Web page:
When Your Life Is Touched by Cancer Practical Advice and Insights for Patients, Professionals, and Those Who Care

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  • Edition: 1st
  • Format: Paperback
  • Copyright: 2014-02-11
  • Publisher: Hunter House

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Even those who are ordinarily calm and thoughtful find themselves spinning when first diagnosed with cancer. When Your Life Is Touched by Cancer helps sort out the issues involved with a cancer diagnosis, including conversations about cancer with friends, family, and doctors; traditional and nontraditional treatment options; the often-difficult period when treatment ends; and breaking the news to parents and children, including tips on what to say. Sympathetic and clear, this guide is the perfect place to turn to in a moment of crisis, providing both immediate comfort and the tools to move forward.

Author Biography

Bob Riter is the Executive Director of the Cancer Resource Center of the Finger Lakes in Ithaca, NY, an organization that provides support, information, and community to people affected by cancer. His involvement in the cancer community began in 1996 when he was diagnosed with breast cancer at the age of 40. Bob writes about cancer from a variety of perspectives in his column for the Ithaca Journal and his essays have appeared in Newsweek and CR Magazine. He routinely speaks to college classes, civic organizations, and professional groups about the human side of cancer. A native of Huntington, West Virginia, Bob received a master's degree in health services administration from the University of Michigan. He is currently a member of the New York State Health Research Science Board, and was the winner of the 2006 Innovation in Breast Cancer Research and Education Award in the health professional category from the New York State Innovation in Breast Cancer Research and Education Program.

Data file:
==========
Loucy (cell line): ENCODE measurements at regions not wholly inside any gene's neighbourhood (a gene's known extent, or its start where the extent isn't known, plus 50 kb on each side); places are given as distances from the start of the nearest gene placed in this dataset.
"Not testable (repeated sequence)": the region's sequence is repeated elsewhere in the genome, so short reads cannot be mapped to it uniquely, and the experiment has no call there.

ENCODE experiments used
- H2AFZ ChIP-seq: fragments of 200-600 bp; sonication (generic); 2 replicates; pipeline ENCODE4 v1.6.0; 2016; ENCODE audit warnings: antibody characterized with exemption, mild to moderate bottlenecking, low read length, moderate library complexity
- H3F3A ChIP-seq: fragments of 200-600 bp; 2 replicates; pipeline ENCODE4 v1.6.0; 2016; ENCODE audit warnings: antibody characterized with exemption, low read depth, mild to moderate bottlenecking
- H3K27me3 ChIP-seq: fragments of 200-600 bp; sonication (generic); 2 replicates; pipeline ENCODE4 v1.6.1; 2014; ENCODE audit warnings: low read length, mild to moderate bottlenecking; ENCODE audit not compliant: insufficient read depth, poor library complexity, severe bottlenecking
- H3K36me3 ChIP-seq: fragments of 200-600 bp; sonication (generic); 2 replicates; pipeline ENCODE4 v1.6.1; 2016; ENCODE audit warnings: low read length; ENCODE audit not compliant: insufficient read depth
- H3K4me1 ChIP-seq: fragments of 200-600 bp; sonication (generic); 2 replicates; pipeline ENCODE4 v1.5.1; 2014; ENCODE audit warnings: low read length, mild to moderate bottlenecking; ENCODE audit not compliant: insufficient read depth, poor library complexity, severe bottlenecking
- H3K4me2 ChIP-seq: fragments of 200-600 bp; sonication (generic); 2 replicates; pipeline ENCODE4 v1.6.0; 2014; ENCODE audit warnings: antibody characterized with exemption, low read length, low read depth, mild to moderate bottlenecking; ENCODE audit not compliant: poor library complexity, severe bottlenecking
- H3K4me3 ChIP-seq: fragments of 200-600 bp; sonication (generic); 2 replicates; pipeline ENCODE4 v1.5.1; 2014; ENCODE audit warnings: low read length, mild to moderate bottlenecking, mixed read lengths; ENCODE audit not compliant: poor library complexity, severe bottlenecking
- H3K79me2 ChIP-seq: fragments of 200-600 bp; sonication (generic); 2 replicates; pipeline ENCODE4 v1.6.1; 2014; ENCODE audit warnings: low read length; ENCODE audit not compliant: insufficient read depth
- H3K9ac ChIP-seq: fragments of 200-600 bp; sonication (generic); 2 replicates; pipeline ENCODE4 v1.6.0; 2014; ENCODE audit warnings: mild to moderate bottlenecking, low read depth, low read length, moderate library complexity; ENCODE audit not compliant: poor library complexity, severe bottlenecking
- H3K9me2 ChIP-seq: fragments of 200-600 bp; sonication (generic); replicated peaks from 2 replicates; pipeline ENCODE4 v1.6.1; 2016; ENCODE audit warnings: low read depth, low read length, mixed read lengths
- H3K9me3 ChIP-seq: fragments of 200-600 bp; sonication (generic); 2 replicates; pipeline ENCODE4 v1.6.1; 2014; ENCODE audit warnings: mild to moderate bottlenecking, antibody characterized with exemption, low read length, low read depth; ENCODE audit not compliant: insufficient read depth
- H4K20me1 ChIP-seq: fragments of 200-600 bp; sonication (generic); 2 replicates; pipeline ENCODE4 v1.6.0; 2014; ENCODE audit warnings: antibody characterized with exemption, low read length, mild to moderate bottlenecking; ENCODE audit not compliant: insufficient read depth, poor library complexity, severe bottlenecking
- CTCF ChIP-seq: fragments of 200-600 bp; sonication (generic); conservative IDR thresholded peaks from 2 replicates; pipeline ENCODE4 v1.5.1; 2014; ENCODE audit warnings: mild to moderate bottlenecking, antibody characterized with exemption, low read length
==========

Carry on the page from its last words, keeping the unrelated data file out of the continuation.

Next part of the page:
Table of Contents


Just Diagnosed
Advice for those Newly Diagnosed
Cancer and Positive Thinking
It’s OK to Ask Your Doctor These Questions
How Old is too Old to Treat Cancer?
Second Opinions
If Your Mom has Cancer
Good Cancers and Bad Cancers
Communicating with Your Doctor
Why Aren’t They Doing More?
Clinical Trials
Cancer-Related Anxiety
Cancer and Depression
Watching and Waiting
Telling the Kids
Telling the Parents
What to Say—and Not Say
When a Loved One Has Cancer
Thoughts and Prayer Tree

During Treatment
Keeping Yourself in Balance
Non-Traditional Cancer Therapies
Cancer and Alternative Therapies
Doctor-Patient Interactions
Chemo Nurses and Radiation Therapists
A Better Phrase than Staying Strong
How You Feel and How You Look
Too Little and Too Much Cancer Treatment
Advocating for a Loved One
Groundhog Friends
Helping from a Distance
Helping Those We Don’t Like
Helping Friends with Cancer
Being Present
More than Tired
Understanding Friends with Cancer
Visiting Those in the Hospital
Single with Cancer
Cancer as a Marathon
Holiday Gifts
Holiday Gifts for those with Serious Illness
When a Partner is in Denial

After Treatment
The After-Treatment Blahs
When Loved Ones Complete Treatment
Survivor’s Guilt
Post-Cancer Relationships
Donating Blood and Organs
Survivors Can Help the Newly Diagnosed
Cancer as a Chronic Disease
Beginning to Talk about Hospice
What to Say When Cancer Returns

Personal Reflections and Random Essays
My Cancer Experience
Don’t Ask about My Battle
Uncertainty and Commitments
Mental Illness and Cancer
The Ugly Stepsister of Cancer
Cancer and the Nature of Hope
I have cancer. What’s new with you?
My "Cancer Sucks" Button
Small Acts of Heroism
The Uncertainty of Cancer
The Transitions of Cancer
The Good That Emerged
The Look People Give You
Surprising Facts about Cancer
Stepping Up for Neighbors
New Year’s Wishes
Good News in Cancer
Our Cancer Professionals
New Nurses and Cancer Patients
Veterinary Oncology
The Guys at the Corner Table
Doing What I Do

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